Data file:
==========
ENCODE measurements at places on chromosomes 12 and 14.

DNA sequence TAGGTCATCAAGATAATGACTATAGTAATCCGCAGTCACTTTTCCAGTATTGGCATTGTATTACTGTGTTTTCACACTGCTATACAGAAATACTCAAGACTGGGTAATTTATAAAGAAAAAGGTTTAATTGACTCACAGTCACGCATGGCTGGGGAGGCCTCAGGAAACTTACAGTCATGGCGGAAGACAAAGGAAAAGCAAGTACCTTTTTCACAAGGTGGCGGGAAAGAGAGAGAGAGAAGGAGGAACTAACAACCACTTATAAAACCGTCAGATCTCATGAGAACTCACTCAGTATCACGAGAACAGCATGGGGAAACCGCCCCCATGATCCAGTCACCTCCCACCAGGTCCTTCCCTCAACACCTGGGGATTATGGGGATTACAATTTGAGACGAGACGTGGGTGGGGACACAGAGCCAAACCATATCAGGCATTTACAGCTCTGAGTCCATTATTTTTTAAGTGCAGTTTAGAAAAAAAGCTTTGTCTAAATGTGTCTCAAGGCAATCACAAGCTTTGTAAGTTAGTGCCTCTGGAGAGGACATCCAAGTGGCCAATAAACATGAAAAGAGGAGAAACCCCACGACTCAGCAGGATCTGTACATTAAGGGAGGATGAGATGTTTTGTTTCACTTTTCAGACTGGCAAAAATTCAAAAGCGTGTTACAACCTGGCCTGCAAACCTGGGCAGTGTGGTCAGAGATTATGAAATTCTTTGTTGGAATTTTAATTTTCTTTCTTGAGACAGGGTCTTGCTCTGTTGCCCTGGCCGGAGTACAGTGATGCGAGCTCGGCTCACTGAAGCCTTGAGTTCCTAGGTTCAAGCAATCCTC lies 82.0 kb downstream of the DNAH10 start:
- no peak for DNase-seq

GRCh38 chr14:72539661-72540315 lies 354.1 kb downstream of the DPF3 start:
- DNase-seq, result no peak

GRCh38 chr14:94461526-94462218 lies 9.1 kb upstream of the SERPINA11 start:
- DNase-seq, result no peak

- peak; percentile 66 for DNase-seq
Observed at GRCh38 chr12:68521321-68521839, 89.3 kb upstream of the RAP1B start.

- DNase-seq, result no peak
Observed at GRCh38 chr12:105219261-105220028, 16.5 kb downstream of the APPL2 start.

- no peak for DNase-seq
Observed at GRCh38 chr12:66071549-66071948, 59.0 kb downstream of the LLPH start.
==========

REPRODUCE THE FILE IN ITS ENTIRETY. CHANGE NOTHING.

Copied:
ENCODE measurements at places on chromosomes 12 and 14.

DNA sequence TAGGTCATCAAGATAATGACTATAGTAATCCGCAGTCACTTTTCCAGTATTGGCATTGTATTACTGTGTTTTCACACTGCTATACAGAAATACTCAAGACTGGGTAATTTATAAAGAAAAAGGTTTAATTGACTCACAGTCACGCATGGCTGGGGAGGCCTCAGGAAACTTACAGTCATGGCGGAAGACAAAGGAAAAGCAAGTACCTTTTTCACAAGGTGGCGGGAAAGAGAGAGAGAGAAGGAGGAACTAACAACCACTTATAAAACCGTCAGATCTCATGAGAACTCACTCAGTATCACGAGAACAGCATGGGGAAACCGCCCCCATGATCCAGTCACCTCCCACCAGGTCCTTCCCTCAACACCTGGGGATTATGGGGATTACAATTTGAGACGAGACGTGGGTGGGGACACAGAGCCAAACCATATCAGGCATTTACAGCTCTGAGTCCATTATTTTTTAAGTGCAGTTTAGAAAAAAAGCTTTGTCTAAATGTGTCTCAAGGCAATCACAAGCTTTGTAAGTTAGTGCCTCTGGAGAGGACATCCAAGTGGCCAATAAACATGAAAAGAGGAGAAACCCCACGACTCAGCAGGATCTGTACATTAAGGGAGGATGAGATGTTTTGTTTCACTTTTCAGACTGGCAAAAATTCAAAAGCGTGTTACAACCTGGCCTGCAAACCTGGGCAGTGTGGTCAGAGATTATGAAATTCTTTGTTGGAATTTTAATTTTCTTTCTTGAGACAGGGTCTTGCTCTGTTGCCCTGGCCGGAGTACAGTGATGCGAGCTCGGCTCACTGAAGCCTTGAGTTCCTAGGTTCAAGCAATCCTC lies 82.0 kb downstream of the DNAH10 start:
- no peak for DNase-seq

GRCh38 chr14:72539661-72540315 lies 354.1 kb downstream of the DPF3 start:
- DNase-seq, result no peak

GRCh38 chr14:94461526-94462218 lies 9.1 kb upstream of the SERPINA11 start:
- DNase-seq, result no peak

- peak; percentile 66 for DNase-seq
Observed at GRCh38 chr12:68521321-68521839, 89.3 kb upstream of the RAP1B start.

- DNase-seq, result no peak
Observed at GRCh38 chr12:105219261-105220028, 16.5 kb downstream of the APPL2 start.

- no peak for DNase-seq
Observed at GRCh38 chr12:66071549-66071948, 59.0 kb downstream of the LLPH start.